Nearly half of dog owners reported that having a pet is more expensive than they realized, spending up to $1,201 on average each year, according to a 2020 Harris Poll on behalf of TD Ameritrade. But that expense doesn’t just come from the general care and feeding of their pups. Instead, owners splurge on things like Halloween costumes, holiday gifts and birthday celebrations for their canine companions.
Considering the facts, none of this should come as a surprise. After all, pups hold a special place in Americans’ hearts. For starters, there’s a national day dedicated to puppies, which falls on March 23 each year. Plus, according to the poll, 79% of American pet owners consider their pet as their best friend, while 71% of millennial pet owners consider their pet to be their starter child.
Even so, it’s important to budget for your puppy-related expenses and not go overboard. See if you’re guilty of any of these other ways people pay too much for their pups.
Premium Pet Food
On average, you can spend $200 to $1,000 per year on premium pet food, according to CostHelper.
“This isn’t to say that you need to buy the cheapest stuff on the shelf, but rather consider cooking for your dog the way you would for a human,” said consumer analyst Julie Ramhold with DealNews. “I know a dog owner who feeds her pup steamed chicken thighs and broccoli for dinner, for instance. Just be sure that if you’re cooking human food for dogs that you don’t add any seasonings, including salt. And if you have any doubts, consult your vet before you switch your pup over to a diet like this.”
Too Many Toys
Toys can cost a few dollars to over $20 each, which can add up if you get into the habit of picking one up every time you go shopping.
“We love our pets and we obviously want them to be able to have fun, but a lot of pet parents will go overboard buying toys for their pets that won’t even end up getting used,” Ramhold said. “Instead of filling a toy box with stuff your dog may or may not play with, consider buying a couple to see what kind of toys they like; once you’ve figured out their preference, you can focus on just keeping those around to maximize fun.”
Fancy Pet Beds
A premium pet bed can cost $150 or more, according to The Pricer.org.
“Pets are going to sleep wherever they want, so spending a fortune on a fancy pet bed may not work out well unless they’re a new puppy and you’re intending to train them to strictly sleep in the bed,” Ramhold said. “Rather than springing for a super expensive one, consider crafting one out of a blanket they like and can nest in, or look to stores like Costco for highly-rated pet beds that are cheaper than what you’ll find at some pet stores.”
The cost for dog grooming typically ranges between $40 and $75, according to HomeGuide, but some cuts can be more expensive.
“Unless you’re showing your dog professionally, you likely don’t need a fancy cut,” Ramhold advised. “Instead of going all out to make them look like a show dog, consider getting a simple cut that will overall make sure they’re comfortable whatever the season. However, it’s important to note that some breeds may be more expensive even to have simple grooming done just because of the nature of their fur and how much work it can take.”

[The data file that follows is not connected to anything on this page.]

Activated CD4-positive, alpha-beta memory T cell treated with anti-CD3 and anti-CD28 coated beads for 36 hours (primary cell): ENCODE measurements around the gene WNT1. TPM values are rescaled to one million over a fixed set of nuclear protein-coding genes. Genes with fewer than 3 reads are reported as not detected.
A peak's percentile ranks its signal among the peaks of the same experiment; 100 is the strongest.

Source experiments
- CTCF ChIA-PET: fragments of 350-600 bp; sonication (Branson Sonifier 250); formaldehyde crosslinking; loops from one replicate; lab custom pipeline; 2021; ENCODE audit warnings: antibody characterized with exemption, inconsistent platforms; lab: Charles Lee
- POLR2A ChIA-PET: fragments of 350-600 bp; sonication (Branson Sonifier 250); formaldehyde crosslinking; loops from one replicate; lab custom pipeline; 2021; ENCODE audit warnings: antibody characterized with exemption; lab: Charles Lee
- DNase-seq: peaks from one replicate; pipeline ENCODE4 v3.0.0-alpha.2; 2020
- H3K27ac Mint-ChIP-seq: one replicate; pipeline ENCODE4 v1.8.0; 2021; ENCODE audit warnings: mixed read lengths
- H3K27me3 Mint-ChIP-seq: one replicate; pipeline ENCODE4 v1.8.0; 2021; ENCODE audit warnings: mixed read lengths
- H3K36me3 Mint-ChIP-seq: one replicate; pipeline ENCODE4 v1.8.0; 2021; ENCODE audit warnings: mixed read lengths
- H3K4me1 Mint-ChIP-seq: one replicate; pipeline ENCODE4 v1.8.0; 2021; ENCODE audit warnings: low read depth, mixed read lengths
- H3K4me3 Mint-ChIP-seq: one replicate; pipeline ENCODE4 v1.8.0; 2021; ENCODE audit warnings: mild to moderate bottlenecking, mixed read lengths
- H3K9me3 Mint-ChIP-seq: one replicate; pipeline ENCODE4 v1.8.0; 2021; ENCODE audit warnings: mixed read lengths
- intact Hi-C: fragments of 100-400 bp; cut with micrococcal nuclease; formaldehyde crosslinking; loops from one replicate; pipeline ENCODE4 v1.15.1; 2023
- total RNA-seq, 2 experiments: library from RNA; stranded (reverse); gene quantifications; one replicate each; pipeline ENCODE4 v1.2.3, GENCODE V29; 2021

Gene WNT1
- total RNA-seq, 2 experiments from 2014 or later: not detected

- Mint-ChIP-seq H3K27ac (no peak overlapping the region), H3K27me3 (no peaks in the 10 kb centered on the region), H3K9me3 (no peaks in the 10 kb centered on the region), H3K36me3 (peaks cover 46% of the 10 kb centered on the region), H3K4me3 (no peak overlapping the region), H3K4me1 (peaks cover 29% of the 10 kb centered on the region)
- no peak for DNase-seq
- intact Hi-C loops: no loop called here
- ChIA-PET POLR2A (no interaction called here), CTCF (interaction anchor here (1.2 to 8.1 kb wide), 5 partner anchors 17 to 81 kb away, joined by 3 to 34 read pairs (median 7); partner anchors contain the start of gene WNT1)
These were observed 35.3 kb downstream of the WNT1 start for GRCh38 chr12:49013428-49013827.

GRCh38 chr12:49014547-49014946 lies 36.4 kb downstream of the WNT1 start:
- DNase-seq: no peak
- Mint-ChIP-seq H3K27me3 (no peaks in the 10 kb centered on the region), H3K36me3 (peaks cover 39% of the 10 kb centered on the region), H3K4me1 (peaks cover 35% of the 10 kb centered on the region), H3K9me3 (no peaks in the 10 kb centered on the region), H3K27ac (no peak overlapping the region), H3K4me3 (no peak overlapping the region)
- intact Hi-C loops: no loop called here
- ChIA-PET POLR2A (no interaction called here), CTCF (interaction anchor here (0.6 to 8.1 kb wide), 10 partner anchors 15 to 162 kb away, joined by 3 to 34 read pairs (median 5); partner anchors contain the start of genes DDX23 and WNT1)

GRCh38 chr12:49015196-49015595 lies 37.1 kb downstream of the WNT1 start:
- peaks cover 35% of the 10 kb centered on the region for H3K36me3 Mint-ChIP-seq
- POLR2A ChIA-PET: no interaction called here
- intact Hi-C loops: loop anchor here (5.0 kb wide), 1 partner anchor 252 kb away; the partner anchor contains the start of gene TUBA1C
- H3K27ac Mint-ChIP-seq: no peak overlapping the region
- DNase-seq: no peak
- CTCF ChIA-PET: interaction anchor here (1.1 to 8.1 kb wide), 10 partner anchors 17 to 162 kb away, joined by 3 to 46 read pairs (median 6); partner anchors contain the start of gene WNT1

You can expect to spend $8 to $25 per piece of dog clothing you purchase, and for specialty items, expect to pay even more.
“Sure, some of it can be useful — if you have an older dog that gets cold in the winter, sweaters can absolutely help,” Ramhold said. “But if you’re looking at pet costumes or dog outfits that show your love for certain sports teams or pop culture fandoms, you’re paying a lot for something that basically just looks cute.”
“Most pet owners spend way too much money on dog treats when there is a much cheaper (and healthier!) alternative,” said Daniel Caughill, co-founder of The Dog Tale.
“Most healthy dog treats cost around $9.99 for a 5-to-8-ounce pack. My dog could go through that in just a few days. Slightly cheaper treats can be bought in bulk, but they’re packed with all kinds of synthetic preservatives, and they’re still really expensive when you compare the cost-per-ounce to your pet’s daily food.
“Instead, we recommend rewarding your dog with fresh vegetables, cut into treat-sized portions. Raw carrots, broccoli, or celery are three safe and very affordable options. You can usually get two pounds of carrots for $2 to $4, and they don’t come with any of the synthetic ingredients treats include. Plus they’re packed with fiber that is good for your dog’s digestion.
“It’s still fine to keep a bag of treats on hand, but save these for really high-value rewards, like when you want your dog to stop jumping on a guest.”
“It’s easy to get your dog’s annual vaccines from their regular veterinarian, and if you value convenience, this is a fine option,” Caughill said, “But if you want to save $60-$100 per year, look for a mobile vet clinic in your area, such as VIPPetcare. They aren’t a good replacement for your long-term veterinarian, but they’re a much cheaper option if your dog is healthy and just needs their annual shots or heartworm medication.”
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